Licensed apple service centers are still a thing, but as far as I know they’re the only way to get legit apple parts. My only experience is for Mac parts though, I’m not sure if they extend into the iOS realm. They didn’t when I left that industry (shortly after the first iPhone was released, the third party licensed repair shops had to ship back to apple for repairs)

There are a couple of outlets that sell new Apple Replacement Parts, this being one of them https://www.dvwarehouse.com and yes, they charge the full price.

Note: I am not affiliated with this company, sharing as a reference. I had two happy transactions with them related to my 2008 Mac Pro, a new logic board and a new power supply for a different Mac Pro.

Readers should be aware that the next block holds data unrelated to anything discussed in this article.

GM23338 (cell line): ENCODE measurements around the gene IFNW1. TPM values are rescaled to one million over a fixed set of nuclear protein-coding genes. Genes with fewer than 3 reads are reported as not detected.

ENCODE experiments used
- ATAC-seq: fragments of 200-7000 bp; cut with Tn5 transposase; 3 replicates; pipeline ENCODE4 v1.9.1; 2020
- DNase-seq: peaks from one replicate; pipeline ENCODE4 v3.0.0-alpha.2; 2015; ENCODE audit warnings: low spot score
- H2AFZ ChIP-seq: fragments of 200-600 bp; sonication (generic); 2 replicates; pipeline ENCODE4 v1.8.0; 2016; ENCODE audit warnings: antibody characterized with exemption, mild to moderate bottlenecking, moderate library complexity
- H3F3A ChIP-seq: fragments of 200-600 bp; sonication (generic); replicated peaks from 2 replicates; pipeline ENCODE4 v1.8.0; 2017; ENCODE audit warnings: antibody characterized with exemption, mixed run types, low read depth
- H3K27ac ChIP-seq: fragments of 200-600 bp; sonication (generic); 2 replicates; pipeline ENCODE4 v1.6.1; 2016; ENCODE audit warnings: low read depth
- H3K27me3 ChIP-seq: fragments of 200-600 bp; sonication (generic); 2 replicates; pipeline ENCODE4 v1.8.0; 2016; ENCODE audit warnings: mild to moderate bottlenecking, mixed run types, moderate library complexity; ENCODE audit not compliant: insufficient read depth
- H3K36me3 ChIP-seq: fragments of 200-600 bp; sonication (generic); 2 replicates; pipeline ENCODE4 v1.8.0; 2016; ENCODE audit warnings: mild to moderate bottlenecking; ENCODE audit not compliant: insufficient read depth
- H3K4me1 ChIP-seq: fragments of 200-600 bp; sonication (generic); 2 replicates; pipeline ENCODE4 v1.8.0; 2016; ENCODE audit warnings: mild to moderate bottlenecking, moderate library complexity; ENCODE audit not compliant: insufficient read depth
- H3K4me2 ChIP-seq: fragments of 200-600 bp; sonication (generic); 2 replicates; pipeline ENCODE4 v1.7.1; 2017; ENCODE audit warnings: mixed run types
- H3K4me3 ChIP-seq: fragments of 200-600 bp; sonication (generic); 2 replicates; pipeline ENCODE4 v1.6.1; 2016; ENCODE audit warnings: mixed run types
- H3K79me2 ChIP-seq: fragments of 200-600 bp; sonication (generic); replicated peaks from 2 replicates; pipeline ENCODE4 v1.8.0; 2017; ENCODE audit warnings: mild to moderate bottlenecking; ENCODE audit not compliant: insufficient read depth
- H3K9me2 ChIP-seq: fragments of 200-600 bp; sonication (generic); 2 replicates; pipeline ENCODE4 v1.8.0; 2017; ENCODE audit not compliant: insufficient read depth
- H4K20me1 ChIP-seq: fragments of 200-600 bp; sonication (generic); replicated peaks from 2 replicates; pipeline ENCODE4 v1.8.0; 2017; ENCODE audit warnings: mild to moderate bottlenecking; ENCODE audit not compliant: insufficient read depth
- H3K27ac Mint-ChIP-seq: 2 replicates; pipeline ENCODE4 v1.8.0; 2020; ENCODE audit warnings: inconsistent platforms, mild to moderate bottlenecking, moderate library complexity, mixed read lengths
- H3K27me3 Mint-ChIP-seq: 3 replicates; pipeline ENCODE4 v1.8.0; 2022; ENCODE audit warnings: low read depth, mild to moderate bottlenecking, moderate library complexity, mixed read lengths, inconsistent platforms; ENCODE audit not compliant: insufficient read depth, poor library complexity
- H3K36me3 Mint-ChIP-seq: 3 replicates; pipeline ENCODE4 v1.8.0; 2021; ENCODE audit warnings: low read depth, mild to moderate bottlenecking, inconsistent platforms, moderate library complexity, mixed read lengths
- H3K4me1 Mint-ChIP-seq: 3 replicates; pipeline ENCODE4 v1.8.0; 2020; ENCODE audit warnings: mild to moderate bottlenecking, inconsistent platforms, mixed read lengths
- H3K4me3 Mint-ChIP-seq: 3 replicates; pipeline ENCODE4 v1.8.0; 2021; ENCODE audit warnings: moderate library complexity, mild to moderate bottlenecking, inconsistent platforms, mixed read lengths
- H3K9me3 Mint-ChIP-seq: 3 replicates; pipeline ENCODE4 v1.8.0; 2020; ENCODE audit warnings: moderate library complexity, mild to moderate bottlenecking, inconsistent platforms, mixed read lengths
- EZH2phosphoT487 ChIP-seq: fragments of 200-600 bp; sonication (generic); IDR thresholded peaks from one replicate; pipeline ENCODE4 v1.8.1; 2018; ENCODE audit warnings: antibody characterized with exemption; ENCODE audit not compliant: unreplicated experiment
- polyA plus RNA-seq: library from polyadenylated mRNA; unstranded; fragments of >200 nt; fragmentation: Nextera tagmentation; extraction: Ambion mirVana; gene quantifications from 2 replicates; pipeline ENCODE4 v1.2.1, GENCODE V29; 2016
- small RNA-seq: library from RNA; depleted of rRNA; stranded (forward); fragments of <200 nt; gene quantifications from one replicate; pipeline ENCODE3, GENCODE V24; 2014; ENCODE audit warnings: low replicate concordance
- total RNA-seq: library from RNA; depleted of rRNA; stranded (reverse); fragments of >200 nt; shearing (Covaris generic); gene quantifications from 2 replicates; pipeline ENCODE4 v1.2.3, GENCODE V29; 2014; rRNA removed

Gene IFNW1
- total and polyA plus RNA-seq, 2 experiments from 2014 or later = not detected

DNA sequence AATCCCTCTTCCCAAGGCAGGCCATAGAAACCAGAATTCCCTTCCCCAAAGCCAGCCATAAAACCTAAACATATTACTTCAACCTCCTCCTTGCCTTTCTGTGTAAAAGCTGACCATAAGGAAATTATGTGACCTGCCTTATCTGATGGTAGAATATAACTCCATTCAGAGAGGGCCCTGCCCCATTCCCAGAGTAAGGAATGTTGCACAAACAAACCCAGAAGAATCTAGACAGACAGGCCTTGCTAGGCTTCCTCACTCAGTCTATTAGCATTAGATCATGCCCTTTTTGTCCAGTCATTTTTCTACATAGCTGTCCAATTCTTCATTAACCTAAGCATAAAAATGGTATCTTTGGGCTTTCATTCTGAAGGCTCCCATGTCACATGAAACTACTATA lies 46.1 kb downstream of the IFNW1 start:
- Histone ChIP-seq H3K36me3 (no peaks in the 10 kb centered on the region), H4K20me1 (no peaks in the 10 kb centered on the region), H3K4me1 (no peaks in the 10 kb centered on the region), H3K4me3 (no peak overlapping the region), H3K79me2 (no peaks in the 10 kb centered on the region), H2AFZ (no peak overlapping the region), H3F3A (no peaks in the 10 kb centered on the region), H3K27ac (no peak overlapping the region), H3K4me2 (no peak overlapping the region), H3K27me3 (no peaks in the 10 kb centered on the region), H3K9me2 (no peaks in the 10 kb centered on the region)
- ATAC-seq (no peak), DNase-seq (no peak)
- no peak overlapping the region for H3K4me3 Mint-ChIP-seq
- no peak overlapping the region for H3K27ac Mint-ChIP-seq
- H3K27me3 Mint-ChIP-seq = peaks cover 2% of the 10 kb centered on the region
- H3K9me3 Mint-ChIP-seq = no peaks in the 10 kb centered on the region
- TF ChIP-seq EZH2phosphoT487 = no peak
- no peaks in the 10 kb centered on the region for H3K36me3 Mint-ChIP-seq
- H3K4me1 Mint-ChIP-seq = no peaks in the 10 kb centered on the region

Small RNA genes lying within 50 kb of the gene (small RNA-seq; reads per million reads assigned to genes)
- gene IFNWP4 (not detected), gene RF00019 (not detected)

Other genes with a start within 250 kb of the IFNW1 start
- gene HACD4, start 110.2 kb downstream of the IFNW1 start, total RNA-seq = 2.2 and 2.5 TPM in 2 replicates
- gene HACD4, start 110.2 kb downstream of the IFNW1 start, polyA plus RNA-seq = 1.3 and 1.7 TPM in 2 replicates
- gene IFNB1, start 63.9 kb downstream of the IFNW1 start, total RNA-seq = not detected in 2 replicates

Amazon definitely has a huge counterfeit problem.

My first impression/hope is that this is part of an attempt to repair that.

But it sure seems like the wrong target, as these guys are just selling repaired old goods, not fake new goods, which is the problem.

If they have a big problem with high defect/return rates, they certainly should be sanctioned out also. but my suspicion is that this is just a deal between BigCo a and BigCo B to enhance extractive profits. Sad to see it going like this...

That didn't take long.

Did something particular prompt this?

Interesting, hopefully they will come up with some strategies to reduce counterfeits/innacuratelistings in general

Or do you just mean that this took absolutely forever?

The Apple that produced the famous Big Brother ad is no more, and hasn't been for years. The sooner people accept this (and overcome the cognitive dissonance) the better.

Keep feeding the beast, folks.